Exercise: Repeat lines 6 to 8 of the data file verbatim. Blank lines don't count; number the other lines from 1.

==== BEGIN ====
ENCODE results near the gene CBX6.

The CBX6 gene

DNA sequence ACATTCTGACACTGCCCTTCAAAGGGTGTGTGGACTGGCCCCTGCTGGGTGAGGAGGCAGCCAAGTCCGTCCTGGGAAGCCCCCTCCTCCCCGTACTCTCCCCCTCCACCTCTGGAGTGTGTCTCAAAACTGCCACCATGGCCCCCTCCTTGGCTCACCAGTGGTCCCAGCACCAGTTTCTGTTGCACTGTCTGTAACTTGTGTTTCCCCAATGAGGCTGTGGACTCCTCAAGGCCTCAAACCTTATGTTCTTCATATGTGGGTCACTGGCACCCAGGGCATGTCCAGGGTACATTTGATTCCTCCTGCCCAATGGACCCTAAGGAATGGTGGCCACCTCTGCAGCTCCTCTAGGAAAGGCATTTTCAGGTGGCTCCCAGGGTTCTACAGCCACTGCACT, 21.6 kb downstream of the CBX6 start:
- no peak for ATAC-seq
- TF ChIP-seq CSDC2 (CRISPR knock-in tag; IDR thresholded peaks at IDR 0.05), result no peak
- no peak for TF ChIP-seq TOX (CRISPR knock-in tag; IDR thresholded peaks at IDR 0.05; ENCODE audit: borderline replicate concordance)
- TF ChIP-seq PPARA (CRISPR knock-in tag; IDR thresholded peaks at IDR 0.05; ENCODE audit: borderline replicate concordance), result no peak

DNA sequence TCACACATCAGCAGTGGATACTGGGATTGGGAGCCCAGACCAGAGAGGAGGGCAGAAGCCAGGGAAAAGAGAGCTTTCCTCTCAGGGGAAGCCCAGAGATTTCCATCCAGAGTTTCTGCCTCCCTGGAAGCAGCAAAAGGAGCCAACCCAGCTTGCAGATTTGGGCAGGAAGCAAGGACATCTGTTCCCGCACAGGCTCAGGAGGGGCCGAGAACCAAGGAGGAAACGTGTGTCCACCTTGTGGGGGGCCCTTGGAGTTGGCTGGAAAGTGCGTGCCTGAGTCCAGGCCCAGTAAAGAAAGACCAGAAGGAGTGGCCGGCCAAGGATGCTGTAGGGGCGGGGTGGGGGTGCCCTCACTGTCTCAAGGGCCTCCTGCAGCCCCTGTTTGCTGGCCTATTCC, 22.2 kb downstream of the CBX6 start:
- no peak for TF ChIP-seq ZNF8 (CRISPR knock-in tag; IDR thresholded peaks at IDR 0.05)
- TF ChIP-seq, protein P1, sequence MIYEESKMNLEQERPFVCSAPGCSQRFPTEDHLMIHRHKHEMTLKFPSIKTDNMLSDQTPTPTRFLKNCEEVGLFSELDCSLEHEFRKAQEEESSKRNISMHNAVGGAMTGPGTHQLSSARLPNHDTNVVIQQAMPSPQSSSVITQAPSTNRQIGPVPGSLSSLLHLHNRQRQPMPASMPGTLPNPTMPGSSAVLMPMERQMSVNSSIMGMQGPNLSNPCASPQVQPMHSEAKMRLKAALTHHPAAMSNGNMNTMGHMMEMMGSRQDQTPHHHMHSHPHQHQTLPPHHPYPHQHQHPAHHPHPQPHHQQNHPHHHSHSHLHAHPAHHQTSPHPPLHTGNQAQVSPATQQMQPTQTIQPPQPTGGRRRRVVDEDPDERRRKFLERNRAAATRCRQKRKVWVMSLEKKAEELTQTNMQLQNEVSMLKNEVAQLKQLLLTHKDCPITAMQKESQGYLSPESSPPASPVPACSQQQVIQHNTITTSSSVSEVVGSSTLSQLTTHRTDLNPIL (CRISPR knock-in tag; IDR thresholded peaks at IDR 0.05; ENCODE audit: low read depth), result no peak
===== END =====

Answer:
- no peak for TF ChIP-seq TOX (CRISPR knock-in tag; IDR thresholded peaks at IDR 0.05; ENCODE audit: borderline replicate concordance)
- TF ChIP-seq PPARA (CRISPR knock-in tag; IDR thresholded peaks at IDR 0.05; ENCODE audit: borderline replicate concordance), result no peak

DNA sequence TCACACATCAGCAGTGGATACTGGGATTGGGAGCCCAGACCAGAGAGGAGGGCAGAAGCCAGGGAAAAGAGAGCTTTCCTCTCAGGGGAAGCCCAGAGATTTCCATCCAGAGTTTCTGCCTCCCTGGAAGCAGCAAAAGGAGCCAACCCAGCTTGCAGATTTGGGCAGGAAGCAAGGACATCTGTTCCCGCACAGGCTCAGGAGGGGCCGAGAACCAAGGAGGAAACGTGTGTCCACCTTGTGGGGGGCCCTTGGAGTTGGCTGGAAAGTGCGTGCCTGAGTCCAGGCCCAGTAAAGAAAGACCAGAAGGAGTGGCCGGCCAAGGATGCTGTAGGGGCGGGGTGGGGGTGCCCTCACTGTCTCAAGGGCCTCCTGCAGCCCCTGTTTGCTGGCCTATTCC, 22.2 kb downstream of the CBX6 start: